Let's go off the standard vitamin search and unto some that we may not know much about. Well, Old Trunks doesn't know about. Put this into a research frame of mind.

All of us want to be 'sharp as a tack' when we decease. From now until then, we all hope our bowl of words are there for us. Physician's offer numerous tests and if they don't find significant results, then considerations of depression, anxiety, stress, and pre-occupied are considered. What if you aren't any of them? Is that when it is time to eat memory foods or take memory supplements? Do they work?

It is worrisome to be told you are normal and call it age associated memory impairment. Maybe once we reach our middle years we have mental changes. Maybe some people have more fatty tissue which holds the cells together as well as acts as a revolving door for information to come in and go out.

It isn't the old memories that are impaired; it is the short term memories that suffer. Names and telephone numbers seem to suffer the most. Writing things down helps us to remember, (if we remember that we wrote it down).

Maybe instead of a pat on the head, people who are plagued with the thought of loosing their memory, where given phosphatidylserine for a few weeks.? Would it, as advertised really give you back enhanced memory, concentration, and be given back an average of 12 years of memory.

Are you worth $29.95 for an experiment of a couple of weeks? Time to do some in depth searching to see the other side of the story. What mixes with what!

But wait! What about pregnenolone? That is suppose to make me smarter, happier, AND reduce the inflammation of arthritis! Levels of pregnenolone are said to diminish with age.

Pregnenolone was used in the 1940's for patients with rheumatoid arthritis. Once cortisone was discovered the interest in pregnenolone waned. Cortisone became the magic bullet over night, despite the side effects. Here we are 60 years later and there is still no cure for RA.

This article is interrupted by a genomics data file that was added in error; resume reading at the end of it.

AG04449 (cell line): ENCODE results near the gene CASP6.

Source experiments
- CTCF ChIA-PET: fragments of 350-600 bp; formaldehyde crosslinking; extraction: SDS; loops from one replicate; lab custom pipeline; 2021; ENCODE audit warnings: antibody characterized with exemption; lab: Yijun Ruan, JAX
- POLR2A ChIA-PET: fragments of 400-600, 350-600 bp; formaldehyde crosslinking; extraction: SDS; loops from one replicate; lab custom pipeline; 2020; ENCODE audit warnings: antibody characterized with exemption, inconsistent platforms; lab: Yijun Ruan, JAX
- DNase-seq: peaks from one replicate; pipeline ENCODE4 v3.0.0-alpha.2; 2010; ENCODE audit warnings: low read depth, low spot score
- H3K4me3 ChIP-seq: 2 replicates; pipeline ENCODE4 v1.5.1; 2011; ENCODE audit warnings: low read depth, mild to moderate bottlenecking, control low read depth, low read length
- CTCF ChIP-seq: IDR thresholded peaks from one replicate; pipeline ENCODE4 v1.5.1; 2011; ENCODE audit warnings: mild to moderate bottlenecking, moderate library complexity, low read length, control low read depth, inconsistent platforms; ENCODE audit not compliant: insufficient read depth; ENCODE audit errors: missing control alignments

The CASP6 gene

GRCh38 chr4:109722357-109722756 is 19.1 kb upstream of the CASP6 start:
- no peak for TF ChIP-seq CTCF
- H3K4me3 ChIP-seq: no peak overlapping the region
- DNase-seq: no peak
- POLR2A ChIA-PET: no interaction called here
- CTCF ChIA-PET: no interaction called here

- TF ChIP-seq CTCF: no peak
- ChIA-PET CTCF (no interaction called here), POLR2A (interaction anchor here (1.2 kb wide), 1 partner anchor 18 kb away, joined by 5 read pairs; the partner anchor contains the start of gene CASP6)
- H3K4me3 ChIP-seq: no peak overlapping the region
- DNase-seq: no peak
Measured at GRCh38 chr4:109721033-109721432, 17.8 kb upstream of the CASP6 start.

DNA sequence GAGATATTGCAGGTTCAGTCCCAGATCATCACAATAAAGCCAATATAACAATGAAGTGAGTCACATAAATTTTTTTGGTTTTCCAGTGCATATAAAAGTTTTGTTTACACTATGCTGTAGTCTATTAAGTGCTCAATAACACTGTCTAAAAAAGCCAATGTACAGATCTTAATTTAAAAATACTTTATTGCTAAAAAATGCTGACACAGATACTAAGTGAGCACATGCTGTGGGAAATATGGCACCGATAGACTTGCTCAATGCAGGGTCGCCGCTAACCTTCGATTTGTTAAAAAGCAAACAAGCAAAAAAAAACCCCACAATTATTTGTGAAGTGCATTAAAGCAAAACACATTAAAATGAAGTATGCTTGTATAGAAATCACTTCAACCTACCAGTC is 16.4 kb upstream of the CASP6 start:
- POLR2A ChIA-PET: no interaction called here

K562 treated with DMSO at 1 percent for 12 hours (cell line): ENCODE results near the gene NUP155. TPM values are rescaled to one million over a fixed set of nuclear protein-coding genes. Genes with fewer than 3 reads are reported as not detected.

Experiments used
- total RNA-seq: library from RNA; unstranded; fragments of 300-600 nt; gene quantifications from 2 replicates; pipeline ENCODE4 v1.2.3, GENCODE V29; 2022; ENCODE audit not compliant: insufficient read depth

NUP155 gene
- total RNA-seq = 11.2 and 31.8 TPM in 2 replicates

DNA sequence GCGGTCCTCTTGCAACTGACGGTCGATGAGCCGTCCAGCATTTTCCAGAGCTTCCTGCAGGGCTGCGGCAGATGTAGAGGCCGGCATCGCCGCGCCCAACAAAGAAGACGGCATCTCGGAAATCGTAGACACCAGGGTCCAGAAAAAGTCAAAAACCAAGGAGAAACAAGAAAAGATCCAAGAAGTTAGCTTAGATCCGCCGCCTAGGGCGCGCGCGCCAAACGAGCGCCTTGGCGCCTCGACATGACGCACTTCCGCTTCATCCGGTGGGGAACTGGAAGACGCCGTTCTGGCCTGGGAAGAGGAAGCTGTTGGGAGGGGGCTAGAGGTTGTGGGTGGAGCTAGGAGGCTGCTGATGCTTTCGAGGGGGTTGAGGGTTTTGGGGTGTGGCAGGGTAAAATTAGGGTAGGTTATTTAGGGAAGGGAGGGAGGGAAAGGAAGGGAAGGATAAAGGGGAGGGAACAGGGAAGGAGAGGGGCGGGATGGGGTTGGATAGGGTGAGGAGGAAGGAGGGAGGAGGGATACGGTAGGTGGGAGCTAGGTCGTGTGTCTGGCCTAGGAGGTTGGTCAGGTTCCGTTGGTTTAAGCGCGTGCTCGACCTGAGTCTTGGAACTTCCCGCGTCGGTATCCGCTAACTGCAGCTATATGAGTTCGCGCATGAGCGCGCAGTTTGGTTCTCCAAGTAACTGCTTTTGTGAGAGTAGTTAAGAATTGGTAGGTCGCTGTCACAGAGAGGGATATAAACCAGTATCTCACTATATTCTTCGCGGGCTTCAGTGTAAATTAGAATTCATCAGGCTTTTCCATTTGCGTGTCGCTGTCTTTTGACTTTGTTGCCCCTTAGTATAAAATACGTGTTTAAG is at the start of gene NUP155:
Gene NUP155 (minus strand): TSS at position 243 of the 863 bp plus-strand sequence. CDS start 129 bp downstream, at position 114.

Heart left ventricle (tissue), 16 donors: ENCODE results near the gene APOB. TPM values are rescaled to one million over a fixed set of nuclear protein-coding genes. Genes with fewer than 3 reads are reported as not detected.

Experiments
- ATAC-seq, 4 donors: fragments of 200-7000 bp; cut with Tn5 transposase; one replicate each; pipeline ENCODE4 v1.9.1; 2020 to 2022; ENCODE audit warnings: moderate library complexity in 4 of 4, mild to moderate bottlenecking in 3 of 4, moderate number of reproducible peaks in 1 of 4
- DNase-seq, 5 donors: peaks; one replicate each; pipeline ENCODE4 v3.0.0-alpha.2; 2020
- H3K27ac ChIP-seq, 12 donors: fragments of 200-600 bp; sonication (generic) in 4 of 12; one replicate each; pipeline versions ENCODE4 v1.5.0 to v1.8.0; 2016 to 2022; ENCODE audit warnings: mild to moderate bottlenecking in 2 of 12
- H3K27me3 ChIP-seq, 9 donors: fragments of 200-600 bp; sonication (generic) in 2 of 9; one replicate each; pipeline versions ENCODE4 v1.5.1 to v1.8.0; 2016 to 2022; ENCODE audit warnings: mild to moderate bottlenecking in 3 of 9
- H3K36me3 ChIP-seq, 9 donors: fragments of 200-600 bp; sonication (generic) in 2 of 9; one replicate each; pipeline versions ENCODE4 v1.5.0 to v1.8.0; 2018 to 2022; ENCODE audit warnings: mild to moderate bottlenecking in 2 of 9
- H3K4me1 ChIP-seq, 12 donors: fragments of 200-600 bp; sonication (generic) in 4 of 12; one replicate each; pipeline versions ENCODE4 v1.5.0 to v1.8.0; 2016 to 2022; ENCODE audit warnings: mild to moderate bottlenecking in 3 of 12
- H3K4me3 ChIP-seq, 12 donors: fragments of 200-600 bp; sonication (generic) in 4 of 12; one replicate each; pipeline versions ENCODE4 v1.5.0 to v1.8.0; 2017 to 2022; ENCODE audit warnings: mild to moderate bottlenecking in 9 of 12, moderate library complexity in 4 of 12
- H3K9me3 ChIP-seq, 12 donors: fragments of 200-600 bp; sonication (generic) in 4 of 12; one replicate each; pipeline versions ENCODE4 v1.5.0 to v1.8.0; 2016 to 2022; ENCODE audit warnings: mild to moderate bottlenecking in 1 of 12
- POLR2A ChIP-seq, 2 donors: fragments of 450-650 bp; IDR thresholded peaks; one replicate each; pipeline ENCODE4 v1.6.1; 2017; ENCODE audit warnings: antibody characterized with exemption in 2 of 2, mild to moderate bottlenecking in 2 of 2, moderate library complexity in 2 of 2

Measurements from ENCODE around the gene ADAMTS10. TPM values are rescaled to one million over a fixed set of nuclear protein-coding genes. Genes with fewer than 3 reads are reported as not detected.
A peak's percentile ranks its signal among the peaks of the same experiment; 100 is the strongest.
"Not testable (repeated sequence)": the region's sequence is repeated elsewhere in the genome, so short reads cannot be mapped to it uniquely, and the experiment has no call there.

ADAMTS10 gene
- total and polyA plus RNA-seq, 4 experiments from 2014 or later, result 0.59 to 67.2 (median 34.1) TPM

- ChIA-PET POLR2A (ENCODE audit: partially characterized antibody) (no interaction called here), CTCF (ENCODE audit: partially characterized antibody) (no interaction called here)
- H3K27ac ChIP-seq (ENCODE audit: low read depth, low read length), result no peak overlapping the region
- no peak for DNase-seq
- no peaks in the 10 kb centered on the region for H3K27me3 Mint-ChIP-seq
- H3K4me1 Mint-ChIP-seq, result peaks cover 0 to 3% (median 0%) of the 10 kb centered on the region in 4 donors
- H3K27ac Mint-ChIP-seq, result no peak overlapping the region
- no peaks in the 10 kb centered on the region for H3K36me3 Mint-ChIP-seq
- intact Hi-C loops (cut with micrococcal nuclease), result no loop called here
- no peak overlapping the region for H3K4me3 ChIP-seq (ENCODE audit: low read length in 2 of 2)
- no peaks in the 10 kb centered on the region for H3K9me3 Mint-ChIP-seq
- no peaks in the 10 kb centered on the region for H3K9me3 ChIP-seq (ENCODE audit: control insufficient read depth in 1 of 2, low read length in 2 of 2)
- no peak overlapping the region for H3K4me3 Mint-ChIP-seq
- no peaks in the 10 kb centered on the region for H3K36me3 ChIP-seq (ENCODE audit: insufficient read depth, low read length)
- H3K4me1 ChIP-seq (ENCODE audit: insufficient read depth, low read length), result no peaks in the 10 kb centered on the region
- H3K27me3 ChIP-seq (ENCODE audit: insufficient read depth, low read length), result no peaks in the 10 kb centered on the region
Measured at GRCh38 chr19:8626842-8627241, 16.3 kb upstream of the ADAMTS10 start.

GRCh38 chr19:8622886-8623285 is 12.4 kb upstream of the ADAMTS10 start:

Which will come first? Pen run out of ink for making notes OR pregnenolone trial?


Tuesday, August 12, 2008

Mr. or Mrs. Fixit

Perhaps we should look at our bodies as a Do-it-yourself-repair shop. Mr. or Mrs. Fixit. Not to be confused with husband's who, instead of letting women vent, try to fix the problem when nothing is broken except females vent.

Thus, let me repeat, the body is a do-it-yourself-repair shop. Although we may need medicine, the orthodox method of expecting pills at visits is not always the answer. Good ol Dr. Lessenden taught me that. Some times, we just need time. I think we become more learnerd, (made up word meaning learned and learned more), through our children's maladies and our friends and family members who have diagnosis that we are able to understand through conversations and reading. We all are hop-on-the-Internet and read about it people. That is a good thing because the twelve minute doctor's appointment does not give time to ask questions that physician's used to have time to answer. Well, not my door knob doctor, anyway.

We are, and have been a product of over stimulating foods, medicine, excesses of sugar and starches. Old Trunks fed her children French fries at restaurants because they were finger foods. I still see it today.

I do not wish to eat yeast dissolved in water for breakfast, string beans and zucchini soup, raw milk, cooked celery, and more yeast dissolved in water at bed time. Yet, if someone proved to me that this sort of eating would take the arthritis from my hands, I might consider it. The thing about it hands didn't get stiff over night, and if you are arthritic, neither did yours. My method of care is to buy a lighter rod and reel to cast for bass. We could eat for a month on the price of tackle.

This blog is not about trying to get anyone to do anything, including myself. It is a reflection of a society living on over processed, insecticide sprayed, toxic matters of tea, coffee, chocolate, sweetened sodas, and medicated with stimulating drugs.

Today's wish for you, is that you are free of nagging pain, stabbing sensations, feelings of pressure, vague aches, intestinal disturbances--even though, for many this is the way of life.

In a book off the shelf in the north bedroom, which I browsed through recently, I found I had circled a thought: Energy is life itself.


Monday, August 11, 2008


History: Harlan Mellem is the son of Emil and Hilda Mellem, Emil was the brother of Nina, who became the wife of Olaf A Anderson, who had Lloyd Paul Anderson who married Ella Rye and had Robert Anderson, he married and had Rachel, Rachel married and had Jaeme.